of school, I did my undergraduate in col-
lege in 2.5 years and I had my MBA
when I was 21. I had the record, at that
time, at the University of Colorado for
the youngest MBA.
I’ve always been driven this way and it
was a very natural progression for me to
get involved in the personal productivity
industry. I worked as a trainer in a cor-
porate setting for a few years and I de-
cided I needed to open my own com-
pany so I opened my doors in 1992.
I’ve been speaking professionally now
for 19 years.
MS: Your newest book, which I highly rec-
ommend is: “SuperCompetent”.
LS: Thanks, this is my 4th book. My frst,
“Leave the Offce Earlier” came out in
2004 and then “Find More Time: How to
Get Things Done at Home” was done in
2006. Then I wrote “The Exhaustion
Cure” in 2008 because the readers were
saying, “how do I get the energy to be
productive”? And then “SuperCompe-
tent” came out in August 2010. My next,
“What to Do When There’s Too Much to
Do” will hit stores in May 2012.
MS: So, in “SuperCompetent” you are talk-
ing of six keys that help you be competent,
to achieve your goals: Activity, Availabil-
ity, Attention, Accessibility, Accountabil-
ity and Attitude.
LS: So, SuperCompetent is kind of
a summary of the work I’ve been doing
for the past 19 years and I have found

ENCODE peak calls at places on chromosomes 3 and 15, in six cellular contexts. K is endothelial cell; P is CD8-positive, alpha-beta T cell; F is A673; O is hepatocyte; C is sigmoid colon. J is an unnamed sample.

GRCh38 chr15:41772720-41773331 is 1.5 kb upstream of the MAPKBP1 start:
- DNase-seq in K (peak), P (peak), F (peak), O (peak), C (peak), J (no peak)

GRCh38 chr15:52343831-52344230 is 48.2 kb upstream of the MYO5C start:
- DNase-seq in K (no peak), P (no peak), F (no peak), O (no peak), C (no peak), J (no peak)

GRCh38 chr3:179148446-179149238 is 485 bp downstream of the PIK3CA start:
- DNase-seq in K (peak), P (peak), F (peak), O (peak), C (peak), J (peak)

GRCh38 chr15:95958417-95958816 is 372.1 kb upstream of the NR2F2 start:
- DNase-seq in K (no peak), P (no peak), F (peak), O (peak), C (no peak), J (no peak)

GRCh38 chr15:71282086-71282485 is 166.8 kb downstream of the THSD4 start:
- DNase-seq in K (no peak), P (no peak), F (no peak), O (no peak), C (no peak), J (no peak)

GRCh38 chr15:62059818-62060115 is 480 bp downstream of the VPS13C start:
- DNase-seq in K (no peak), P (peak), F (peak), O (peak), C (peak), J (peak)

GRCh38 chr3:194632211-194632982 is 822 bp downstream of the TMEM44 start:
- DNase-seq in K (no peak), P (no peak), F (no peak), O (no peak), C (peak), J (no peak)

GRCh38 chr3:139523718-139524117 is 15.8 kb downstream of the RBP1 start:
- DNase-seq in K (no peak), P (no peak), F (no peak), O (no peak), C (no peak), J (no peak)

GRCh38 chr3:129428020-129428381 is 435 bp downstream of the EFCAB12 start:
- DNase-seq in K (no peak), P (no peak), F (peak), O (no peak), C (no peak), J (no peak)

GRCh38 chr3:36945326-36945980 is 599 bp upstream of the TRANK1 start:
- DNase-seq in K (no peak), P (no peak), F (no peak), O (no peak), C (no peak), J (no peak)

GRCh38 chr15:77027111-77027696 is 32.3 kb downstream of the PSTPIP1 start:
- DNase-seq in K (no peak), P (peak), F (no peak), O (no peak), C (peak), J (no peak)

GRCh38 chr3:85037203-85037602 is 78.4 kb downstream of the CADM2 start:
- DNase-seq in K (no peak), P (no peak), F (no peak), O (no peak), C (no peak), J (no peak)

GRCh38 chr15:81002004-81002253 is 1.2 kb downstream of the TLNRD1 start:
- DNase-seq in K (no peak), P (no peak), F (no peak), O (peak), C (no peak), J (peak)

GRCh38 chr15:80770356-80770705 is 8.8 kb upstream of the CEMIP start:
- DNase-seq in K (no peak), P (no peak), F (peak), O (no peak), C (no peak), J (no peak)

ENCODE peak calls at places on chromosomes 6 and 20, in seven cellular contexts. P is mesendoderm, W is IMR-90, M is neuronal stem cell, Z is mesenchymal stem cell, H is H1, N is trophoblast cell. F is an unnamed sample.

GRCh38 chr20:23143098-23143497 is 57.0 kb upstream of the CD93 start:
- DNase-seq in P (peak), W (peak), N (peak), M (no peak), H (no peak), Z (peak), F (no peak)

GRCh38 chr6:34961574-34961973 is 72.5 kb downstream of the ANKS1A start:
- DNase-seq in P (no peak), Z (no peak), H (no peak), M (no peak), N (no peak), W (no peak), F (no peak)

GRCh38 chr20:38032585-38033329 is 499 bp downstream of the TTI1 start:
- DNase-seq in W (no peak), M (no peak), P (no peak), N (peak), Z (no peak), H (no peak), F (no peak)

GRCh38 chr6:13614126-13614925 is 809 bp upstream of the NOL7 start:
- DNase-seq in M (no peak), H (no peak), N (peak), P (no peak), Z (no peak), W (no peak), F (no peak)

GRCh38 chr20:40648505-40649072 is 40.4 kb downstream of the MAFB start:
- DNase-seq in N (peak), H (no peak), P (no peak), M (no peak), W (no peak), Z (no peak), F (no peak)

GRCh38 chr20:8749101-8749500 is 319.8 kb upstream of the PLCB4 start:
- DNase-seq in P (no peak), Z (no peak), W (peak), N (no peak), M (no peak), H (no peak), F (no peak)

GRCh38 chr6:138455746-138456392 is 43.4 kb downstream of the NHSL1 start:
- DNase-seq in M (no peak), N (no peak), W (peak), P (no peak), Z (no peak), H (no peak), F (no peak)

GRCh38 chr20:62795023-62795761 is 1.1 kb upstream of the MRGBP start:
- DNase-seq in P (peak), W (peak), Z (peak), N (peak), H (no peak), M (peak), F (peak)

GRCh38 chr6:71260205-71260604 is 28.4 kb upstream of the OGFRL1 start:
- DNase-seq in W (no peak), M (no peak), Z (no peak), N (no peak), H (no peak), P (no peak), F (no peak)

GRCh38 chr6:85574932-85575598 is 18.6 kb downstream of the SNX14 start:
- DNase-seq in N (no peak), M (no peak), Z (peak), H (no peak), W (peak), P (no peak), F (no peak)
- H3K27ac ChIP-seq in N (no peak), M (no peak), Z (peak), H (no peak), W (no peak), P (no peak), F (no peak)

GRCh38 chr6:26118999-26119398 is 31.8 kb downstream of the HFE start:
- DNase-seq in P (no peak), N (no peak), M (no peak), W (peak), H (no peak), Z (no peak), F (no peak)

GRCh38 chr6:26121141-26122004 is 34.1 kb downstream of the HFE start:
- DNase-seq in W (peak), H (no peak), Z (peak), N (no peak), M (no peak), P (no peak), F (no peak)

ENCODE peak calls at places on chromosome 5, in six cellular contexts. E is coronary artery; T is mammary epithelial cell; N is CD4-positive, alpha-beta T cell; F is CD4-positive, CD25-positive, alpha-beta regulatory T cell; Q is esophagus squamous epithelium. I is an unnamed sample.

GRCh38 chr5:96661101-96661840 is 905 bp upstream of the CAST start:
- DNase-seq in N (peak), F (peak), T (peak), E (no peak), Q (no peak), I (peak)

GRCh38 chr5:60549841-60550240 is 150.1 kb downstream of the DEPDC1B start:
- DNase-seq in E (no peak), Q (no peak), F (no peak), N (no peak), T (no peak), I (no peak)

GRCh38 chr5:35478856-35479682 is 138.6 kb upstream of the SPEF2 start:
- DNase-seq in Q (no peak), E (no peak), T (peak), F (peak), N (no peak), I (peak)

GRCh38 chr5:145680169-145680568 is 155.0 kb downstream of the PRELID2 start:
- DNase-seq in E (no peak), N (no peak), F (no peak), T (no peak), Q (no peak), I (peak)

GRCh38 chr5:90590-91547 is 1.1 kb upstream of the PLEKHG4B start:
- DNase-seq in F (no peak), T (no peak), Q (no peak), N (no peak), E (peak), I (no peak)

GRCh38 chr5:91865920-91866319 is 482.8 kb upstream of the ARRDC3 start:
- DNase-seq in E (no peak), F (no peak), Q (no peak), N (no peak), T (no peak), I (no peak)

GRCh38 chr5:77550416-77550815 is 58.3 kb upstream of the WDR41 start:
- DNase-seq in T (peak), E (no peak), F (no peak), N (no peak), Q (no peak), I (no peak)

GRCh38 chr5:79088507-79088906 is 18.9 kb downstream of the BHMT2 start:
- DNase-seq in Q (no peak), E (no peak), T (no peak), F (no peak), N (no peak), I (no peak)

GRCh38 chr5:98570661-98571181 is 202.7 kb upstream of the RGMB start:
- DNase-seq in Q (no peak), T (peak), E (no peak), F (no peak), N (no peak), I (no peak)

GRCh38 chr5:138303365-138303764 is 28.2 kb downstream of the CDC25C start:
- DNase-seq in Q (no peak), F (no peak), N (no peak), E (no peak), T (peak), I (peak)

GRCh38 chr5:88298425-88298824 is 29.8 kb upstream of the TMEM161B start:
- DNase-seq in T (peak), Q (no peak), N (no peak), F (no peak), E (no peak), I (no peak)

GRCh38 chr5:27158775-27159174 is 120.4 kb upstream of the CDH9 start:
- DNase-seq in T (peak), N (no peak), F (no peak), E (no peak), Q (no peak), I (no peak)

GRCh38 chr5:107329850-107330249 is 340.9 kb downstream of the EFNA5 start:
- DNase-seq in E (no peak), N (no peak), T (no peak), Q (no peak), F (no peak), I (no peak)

six basic things to be true of people who
perform at their productive best.
It all starts with activity. Basically,
knowing what you should be working
on. And this seems kind of like common
sense, but I think it is true for so many
of us that have a hundred and seven-
teen things to do everyday and we of-
ten pick incorrectly what it is that we
should be doing.
So, that’s the frst key. What are the
activities that need to fll your day?
MS: It’s like with this ladder that you climb
up the wrong wall. You climb very nicely,
but that’s not the wall you should be climb-
LS: Sure. We get so occupied by other
things that we first have to get back
down to the core of what am I supposed
to be doing? Why am I here? What is
the ultimate responsibility that I have?
In my company for example, as the
president of The Productivity Pro, I’m re-
sponsible for building my brand, and for
speaking and bringing in the business,
I saw Zig Ziglar
when I was 14
and I knew back
then that I wanted
to be a speaker.
I’m mostly a professional speaker.
That’s my passion, that’s my love,
I like to get on the platform.
I’m now also the president 2011–2012
for the National Speakers Association.
My business all rotates around profes-
MS: So being a Zig Ziglar with very nice
hair and make–up?
LS: Oh, thank you, that’s sweet. You
know Zig Ziglar is a personal hero of
mine. I’m 42 and though I’ve been in
this business for many years, I feel like